V Heav'n a date of many yearswould give, But by a filent and a peaceful death,
Thus I'd in pleasure, ease, and plenty, live : Without a ligh, relige my aged breath.
And as I near approach'd the verge of life, And when committed to the dust, I'd have
Some kind relation (for I'd have no wife) Few tears, but friendly, dropt into my
Should take upon him all my worldly care,

Whilft I did for a better state prepare. Then would my exit fo propitious bc,
Then I'd not be with any trouble vex'd, All men would wish to live and die like
Nor have the evening of my days perplex'd;



[Writtsn bong the King of Prusia.] BY cherub hope the bofom fir'd, From colds and illness to defend, Supports a lover's ardent pains;

A blazing fire in little room ; Zeal is by recompense inspir'd,

In little glatses good old wine, And pow'r authority maintains.

Wherewith my chosen friends to treat; The weak by prudence Atrength o’erthrows, And epicures love well to dine Credit by probity is gain'd,

On little plates of richest meat: While heav'n born health from temp'rance And thus with all my reason am I taught,

Too much of any ng is good for naught. And wit is by contempt fustain'd : Too much reit our genius dulls, By ease the blessings of content we gain, 'Too much love difturbs the brain, And ease by fair economy obtain.

Too much learning makes us fools, An even foul, and gentle mind,

Too much business gives us pain. A soft, bewitching nameless grace, Too much phyfic makes us worse, vakue more in womankind

From too much cunning cheating grows, Than all the beauties of the face. Too much vigour is a curle, I love the author who declares

From too much füving av'rice fows. The honeft truth, in humble style, Too much cowage makes us rash, Before the man who artful dares

From too much riches trouble springs With specious words our ears beguile. Too great honours are but trash, Would'it thou be happy, then this truth Too much pleasure fickness brings. believe,

By too much confidence we lose; Virtue will joys impart, when science will From too much wit what mischiess rise; deceive.

Too much freedon's an abuse, Health before riches I admire,

Too much good nature is not wise ; And friendship more than weak ey'd Too much politeness is a thrall, pity;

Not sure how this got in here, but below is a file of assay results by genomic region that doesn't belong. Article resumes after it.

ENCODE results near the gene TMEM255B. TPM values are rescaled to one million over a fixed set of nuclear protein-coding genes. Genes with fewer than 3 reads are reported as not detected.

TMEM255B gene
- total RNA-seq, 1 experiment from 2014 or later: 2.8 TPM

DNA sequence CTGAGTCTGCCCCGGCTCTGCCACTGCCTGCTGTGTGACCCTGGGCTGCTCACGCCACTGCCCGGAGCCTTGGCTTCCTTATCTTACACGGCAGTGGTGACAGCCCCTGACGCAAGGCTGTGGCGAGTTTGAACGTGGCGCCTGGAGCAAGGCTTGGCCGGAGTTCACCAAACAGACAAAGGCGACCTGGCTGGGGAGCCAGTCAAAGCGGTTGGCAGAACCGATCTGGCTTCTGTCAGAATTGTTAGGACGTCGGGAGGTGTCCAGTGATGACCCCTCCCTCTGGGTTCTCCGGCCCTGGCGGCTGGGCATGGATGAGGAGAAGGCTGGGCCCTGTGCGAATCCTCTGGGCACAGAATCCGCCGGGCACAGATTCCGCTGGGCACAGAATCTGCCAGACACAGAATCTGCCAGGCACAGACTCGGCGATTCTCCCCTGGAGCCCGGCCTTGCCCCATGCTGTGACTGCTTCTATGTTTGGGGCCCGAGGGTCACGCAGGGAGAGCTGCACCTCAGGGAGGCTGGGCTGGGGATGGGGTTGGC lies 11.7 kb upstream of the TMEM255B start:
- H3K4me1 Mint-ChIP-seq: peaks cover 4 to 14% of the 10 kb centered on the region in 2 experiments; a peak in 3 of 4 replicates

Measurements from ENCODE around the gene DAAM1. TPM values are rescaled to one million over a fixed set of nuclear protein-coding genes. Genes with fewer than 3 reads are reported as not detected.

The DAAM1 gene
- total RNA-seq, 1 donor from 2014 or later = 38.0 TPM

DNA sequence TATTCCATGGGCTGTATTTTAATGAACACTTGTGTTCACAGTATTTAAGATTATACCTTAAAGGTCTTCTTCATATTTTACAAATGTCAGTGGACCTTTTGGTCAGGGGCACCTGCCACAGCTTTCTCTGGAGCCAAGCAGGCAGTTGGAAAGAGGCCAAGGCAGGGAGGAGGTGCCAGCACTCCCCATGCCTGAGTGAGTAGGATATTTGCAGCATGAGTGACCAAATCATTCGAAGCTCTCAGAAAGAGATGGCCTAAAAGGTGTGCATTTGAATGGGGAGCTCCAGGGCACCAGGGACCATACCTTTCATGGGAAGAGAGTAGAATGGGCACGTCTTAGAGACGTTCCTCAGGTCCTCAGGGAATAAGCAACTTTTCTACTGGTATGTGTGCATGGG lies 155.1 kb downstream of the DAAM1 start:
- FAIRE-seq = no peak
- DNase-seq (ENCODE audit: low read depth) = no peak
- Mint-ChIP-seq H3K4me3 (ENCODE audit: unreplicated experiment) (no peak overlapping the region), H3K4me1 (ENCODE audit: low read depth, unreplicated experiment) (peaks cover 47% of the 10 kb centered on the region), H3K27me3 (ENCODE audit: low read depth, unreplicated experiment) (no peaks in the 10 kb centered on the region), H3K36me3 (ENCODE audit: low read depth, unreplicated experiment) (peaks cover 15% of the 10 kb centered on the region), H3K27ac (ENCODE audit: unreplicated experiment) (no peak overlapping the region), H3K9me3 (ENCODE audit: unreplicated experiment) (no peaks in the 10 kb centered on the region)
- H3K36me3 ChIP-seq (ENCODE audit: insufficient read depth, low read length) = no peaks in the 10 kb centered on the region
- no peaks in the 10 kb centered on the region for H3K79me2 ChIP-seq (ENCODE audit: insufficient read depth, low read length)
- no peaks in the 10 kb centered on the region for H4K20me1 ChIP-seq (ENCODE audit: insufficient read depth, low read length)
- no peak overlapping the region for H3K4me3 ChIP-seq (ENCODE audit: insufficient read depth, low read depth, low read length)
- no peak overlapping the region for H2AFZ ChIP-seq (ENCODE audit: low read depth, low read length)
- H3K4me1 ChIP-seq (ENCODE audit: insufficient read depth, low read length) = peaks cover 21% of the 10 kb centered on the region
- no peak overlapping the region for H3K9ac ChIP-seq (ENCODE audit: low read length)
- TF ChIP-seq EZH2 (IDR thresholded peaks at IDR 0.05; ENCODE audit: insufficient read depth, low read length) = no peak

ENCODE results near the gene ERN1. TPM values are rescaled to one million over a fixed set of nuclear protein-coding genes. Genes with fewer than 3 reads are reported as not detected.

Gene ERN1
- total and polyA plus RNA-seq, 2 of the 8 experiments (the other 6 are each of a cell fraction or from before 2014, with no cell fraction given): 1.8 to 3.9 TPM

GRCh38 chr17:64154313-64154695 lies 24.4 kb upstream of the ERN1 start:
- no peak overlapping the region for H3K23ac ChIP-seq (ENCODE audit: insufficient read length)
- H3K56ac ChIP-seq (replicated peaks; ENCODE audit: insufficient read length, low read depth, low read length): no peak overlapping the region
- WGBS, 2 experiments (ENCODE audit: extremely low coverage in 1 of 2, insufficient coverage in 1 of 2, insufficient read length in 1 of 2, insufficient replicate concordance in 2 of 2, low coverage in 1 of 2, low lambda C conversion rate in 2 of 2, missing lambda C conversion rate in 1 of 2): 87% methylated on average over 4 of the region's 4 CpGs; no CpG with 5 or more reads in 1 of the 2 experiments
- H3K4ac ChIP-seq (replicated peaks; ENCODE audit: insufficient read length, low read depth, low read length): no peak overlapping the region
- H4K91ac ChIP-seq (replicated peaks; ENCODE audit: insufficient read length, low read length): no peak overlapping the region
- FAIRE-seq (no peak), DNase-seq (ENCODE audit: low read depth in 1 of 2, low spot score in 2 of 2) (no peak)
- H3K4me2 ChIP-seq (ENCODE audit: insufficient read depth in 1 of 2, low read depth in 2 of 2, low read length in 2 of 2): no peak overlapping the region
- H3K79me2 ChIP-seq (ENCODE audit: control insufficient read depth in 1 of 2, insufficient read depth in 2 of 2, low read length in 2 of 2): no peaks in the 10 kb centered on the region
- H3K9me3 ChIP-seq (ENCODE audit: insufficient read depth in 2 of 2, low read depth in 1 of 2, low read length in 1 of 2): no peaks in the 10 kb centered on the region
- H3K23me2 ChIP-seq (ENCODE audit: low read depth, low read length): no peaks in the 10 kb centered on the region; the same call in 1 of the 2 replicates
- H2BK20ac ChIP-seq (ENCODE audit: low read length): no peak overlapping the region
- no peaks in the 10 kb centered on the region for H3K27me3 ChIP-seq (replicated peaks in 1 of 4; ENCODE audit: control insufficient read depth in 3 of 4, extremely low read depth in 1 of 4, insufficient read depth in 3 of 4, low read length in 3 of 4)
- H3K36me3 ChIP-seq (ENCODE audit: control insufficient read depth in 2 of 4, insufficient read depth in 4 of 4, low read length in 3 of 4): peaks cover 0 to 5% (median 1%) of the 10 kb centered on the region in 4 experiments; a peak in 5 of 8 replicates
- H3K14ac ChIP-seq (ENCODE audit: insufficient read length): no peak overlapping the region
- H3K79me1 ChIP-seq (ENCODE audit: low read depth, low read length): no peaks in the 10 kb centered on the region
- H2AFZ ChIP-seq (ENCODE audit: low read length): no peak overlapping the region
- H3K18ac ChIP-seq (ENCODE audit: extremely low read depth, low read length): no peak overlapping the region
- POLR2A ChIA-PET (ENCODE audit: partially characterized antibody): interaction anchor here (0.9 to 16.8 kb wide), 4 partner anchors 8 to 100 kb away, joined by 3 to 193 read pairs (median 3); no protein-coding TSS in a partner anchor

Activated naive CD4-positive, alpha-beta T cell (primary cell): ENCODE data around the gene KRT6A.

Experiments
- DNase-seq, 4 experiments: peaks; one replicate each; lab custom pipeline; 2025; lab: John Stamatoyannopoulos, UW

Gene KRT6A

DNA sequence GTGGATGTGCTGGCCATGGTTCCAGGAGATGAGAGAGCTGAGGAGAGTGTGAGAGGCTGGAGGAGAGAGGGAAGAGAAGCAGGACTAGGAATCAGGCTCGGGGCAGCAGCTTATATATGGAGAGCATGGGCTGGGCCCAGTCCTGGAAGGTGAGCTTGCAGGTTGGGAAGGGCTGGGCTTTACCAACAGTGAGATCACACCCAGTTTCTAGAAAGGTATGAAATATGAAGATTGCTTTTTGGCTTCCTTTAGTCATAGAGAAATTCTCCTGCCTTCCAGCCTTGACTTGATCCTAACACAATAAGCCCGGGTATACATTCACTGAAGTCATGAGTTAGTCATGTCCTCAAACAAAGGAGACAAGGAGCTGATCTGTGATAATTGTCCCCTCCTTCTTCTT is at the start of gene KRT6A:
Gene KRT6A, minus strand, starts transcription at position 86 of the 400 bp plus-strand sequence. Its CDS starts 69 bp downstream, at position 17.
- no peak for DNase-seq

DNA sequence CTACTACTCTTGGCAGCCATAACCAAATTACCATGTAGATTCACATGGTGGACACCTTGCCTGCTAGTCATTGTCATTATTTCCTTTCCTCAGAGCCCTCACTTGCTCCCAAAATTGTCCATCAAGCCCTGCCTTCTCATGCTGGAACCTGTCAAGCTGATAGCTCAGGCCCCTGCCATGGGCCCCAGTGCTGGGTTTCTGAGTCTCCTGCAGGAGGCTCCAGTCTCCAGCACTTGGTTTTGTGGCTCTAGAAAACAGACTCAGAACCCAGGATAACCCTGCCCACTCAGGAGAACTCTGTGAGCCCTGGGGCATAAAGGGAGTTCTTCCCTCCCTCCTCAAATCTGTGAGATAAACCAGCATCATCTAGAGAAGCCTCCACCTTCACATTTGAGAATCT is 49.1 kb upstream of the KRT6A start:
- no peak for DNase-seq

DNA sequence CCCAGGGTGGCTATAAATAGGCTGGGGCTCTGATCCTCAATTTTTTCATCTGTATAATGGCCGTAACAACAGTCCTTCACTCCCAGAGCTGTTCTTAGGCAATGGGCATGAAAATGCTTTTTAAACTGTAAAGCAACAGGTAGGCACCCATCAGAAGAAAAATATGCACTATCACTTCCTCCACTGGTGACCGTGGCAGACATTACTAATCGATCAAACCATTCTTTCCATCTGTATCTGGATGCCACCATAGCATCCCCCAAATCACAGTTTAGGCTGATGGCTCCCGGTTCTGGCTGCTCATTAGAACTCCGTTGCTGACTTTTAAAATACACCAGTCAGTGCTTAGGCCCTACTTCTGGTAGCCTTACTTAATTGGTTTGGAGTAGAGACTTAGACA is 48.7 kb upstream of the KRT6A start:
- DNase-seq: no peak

Yet all these things we blefings call.
Repose than profit more desire,

But if we rightly will attend,
And prudence more than to be witty. On nothing all cur acis depends
A snug estate, from mortgage free, Nothing holds aloft the scales,
A little garden to improve,

And over ev'ry thing prevails ;
A table small, but neat to see, .

Nothing makes us dangers dare, A little lass who well can love :

Nothing makes us oft despair ; These are the things can real joy impart, On nothing all our efforts turn, And fill with soft content the human heart. For nothing oft our bofoms burn; Give me, when winter snows descend, War from nothing springs; and love,

And storms confine me to my home, ". All thy joys a nothing prove.



PARIS. which will either envelope her in blood, EN. Rochambeau is restored to rank, or blow off for a sunshine of general peace.

and is made governor of Guadaloupe, The era of Buonaparte will be an era of by Buonaparte.

importance in the history of marvellous A great and portentous cloud hangs

The preparations of France, at over the combined. powers of Europe, this moment, are immense; her military




establishinents, this campaign, exceed by illustrious commanders. Then, the meine far cho formur. The coalesced powers have ory of heroes was intrusted to orators 1afered confiderably by the lecellion of the whose genius gave immortality. Now, Kuliars; of course the Gallic arms will military glory shines with lustre (éclat); enjoy a great advantage they did not pof- and in every country the glory of the fine seis the last year; and uniets the King of arts is shrouded in darkness. My voice is Prussia, roused by approaching danger, too fecule to be heard on an occasion fo should join the general contest, Austria solemn and momentous, and so new to will be in danger of receiving a deadly But as that voice is pure; as it has blow.